In Lore: It's complicated.
Firstly, there are smatterings of evidence here and there, and it's hard to pull together all the pieces, but none of the lore I've found proves that it would be impossible. Regardless, there is no reason you should constrain yourself to existing lore, rather than creating your own, even if it subverts your players expectations.
However, below are some lore-inspired reasons for Yuan-Ti to be capable of 'love', or other human emotions.
All quotes are from the Forgotten Realms Wiki, unless stated otherwise.
Firstly, from a lore perspective, in the forgotten realms at least Yuan-Ti originated as humans:
The yuan-ti were once human.1,2 [...] bred [...] by magically experimenting with and breeding men with snakes.
Simply put: Humans are capable of love, and you might argue so are some Yuan-Ti.
What is love? Baby don't hurt me
Yuan-Ti are communal, so they clearly understand the value of societies and relying on others rather than being purely solitary.
They also have the concept of 'friendliness', as per this FR Wiki excerpt:
Yuan-ti call themselves vrael olo (which means "favored ones"). Daily use typically uses the shortened "vrael", and can be modified to "auvrael" (meaning friendly or known yuan-ti) and "duthrael" (unfriendly or unfamiliar yuan-ti).3
Also, at least outside of FR Lore, the concept of love itself is nebulous at best, and even animals (as a counterexample to Yuan-Ti) are considered capable of emotion.
Even the fact that Yuan-Ti typically lay broods:
Female yuan-ti lay eggs in brood chambers, marking each clutch with its parentage, then abandoning them to the care of broodguards.
no source given in the wiki
Doesn't necessarily mean that they are not able to pair bond with one or more (as monogamy is not a requisite for love) individuals.
This behaviour seems all too similar to the rigid structure of Drow society, which has been comparatively expanded on much more than the Yuan-Ti. Despite that rigid structure though, and some people assuming all Drow are cold and heartless, there are examples of them experiencing emotions like love.
Though Pureblood and Malison are both described as 'wicked', 'arrogant' and 'self-centered'4, 5 that doesn't necessarily preclude feelings of genuine love (merely conflicted and complex emotions).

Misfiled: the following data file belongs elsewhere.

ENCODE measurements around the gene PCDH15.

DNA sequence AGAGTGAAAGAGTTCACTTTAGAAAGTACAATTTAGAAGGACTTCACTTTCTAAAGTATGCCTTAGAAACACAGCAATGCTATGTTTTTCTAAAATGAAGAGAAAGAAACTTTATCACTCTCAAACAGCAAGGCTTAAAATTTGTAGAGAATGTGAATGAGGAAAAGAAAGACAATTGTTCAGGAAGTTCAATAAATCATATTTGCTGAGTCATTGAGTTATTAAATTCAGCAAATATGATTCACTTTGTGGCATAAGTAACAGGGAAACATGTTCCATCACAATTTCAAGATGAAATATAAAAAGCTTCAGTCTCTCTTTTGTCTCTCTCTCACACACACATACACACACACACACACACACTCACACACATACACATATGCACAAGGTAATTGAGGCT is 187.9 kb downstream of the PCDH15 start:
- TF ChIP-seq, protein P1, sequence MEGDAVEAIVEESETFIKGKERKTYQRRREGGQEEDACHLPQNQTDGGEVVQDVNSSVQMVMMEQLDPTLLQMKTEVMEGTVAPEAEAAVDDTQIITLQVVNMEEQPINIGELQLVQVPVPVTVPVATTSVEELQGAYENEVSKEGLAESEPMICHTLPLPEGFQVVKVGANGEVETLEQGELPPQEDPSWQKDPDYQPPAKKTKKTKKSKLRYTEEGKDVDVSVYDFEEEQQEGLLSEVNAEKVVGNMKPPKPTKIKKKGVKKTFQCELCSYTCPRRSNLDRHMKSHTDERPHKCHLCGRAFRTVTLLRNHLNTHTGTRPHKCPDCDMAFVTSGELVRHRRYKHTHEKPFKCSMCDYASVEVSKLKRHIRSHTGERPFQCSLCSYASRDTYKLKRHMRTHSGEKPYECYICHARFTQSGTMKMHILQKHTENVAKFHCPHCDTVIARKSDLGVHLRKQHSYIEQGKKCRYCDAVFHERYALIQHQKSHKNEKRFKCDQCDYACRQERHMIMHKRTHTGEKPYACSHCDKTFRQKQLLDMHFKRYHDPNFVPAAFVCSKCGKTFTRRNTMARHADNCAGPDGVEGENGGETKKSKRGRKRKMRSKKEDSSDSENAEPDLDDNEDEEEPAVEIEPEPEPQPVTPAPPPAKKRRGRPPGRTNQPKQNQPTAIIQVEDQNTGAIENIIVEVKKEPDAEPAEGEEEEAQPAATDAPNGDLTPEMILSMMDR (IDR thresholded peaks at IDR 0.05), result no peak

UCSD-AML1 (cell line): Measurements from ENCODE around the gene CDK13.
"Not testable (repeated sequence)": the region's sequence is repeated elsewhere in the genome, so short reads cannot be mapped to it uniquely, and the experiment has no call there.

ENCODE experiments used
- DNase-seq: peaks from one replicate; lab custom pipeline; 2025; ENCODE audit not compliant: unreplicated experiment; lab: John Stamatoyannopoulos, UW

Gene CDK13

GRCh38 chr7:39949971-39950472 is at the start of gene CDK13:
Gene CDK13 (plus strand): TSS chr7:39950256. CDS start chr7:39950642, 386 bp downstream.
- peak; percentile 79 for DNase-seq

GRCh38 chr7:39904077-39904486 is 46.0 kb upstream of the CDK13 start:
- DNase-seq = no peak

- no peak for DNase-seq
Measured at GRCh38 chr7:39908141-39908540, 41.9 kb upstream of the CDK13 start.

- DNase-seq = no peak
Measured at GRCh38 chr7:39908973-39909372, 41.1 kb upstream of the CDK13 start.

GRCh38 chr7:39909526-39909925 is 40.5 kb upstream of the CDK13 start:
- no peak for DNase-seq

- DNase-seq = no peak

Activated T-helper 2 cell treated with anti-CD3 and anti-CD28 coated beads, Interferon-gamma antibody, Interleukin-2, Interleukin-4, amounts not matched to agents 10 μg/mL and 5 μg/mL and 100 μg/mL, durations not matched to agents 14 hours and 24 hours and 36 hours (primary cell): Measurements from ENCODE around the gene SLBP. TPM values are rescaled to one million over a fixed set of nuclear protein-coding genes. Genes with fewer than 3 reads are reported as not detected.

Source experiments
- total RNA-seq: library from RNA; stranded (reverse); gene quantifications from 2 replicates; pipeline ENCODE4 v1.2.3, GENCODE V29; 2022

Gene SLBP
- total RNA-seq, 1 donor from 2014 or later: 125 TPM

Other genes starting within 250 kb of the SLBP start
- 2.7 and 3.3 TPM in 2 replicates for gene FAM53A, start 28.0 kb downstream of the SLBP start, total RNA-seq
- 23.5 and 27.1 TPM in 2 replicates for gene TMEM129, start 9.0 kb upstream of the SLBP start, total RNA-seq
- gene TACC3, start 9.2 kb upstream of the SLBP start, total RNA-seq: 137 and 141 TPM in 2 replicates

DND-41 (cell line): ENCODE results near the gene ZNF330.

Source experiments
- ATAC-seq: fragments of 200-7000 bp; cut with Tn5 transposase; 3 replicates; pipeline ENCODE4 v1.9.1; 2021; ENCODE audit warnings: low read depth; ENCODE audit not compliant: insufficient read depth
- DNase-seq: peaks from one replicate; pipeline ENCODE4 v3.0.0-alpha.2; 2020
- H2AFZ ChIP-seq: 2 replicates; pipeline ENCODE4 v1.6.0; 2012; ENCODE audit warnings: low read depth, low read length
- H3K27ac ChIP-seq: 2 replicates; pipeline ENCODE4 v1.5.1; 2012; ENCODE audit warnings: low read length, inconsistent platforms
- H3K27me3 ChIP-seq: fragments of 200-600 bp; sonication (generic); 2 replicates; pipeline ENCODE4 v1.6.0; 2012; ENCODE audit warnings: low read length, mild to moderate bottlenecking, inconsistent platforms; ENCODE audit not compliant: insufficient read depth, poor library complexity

Despite being thoroughly wicked, the majority of purebloods had magnetic personalities. Like all yuan-ti, they tended to be arrogant and self-centered.
Like most yuan-ti, [malison] tended to be self-absorbed and arrogant.
Indeed, it's even hinted that they can have affections towards each other:
Prospective partners will coldly measure one another and if both agree that the match is promising, they usually mate, regardless of their personal affections towards each other.5
This seems to hint, that although they may be Cold of Heart, they merely look past their emotions to logical conclusions, not unlike Vulcans from Star Trek.
Exceptions that prove the rule
Just as Drizzt (and others) prove that not all Drow are evil, there are examples (though less clear cut) of Yuan-ti 'pair bonding' or 'becoming interested in other', either Yuan-ti or other species. All these are featured in the novel series 'Forgotten Realms: House of Serpents':
As you can see, the Yuan-Ti are a complicated bunch. Often portrayed as being cold, the above bits of lore should show it's not as simple as that.
Outside of Lore: It's your choice.
As others have argued, even if none of the above evidence existed, it's entirely your pierogi if you want to write or re-write lore, as per the 5e Monster Manual:
The alignment specified in a monster's stat block is the default. Feel free to depart from it and change a monster's alignment to suit the needs of your campaign. If you want a good-aligned green dragon or an evil storm giant, there's nothing stopping you.
Until Drizzt came along, we didn't have any examples of 'Good aligned Drow' (they probably existed in-universe though). And yet here we are now, with a more complicated and nuanced view of that race. The same logic can be applied to any species portrayed in D&D lore. Just because the authors of the lore have not 'put the head on the robot' so to speak, does not mean that the 'robot' can't be used for good, rather than doing harm by oversimplifying the portrayal of sentient creatures.
It's perfectly reasonable to say, these Yuan-Ti tend to be evil aligned due to societal/environment/magical factors, but outside of that, they are actually free to be any alignment.
In support of the above, there has also been an errata to Volo's guide to Monsters
Roleplaying a Yuan-ti (p. 98). The four paragraphs before the tables have been replaced with the following: “When you’re roleplaying a yuan-ti, the following
tables contain possible inspiration. They suggest characteristics that a yuan-ti might possess.”
Yuan-ti Pureblood Traits (p. 120). The Alignment trait has been removed.
This follows the general pattern of making humanoid creatures not restricted to a fixed alignment, or lore that limits them to a one-dimensional cultural expression.
References copied over from the Forgotten Realms wiki:
- David "Zeb" Cook et al. (1989). Monstrous Compendium Volume One. (TSR, Inc). ISBN 0-8803-8738-6.
- Gary Gygax (August 1983). Monster Manual II 1st edition. (TSR, Inc), p. 130. ISBN 0-88038-031-4.
- Ed Greenwood, Eric L. Boyd, Darrin Drader (July 2004). Serpent Kingdoms. (Wizards of the Coast), p. 10–11. ISBN 0-7869-3277-5.
- Reynolds, Forbeck, Jacobs, Boyd (March 2003). Races of Faerûn. (Wizards of the Coast), p. 151-152. ISBN 0-7869-2875-1.
- Skip Williams, Jonathan Tweet, Monte Cook (July 2003). Monster Manual v.3.5. (Wizards of the Coast), p. 262. ISBN 0-7869-2893-X.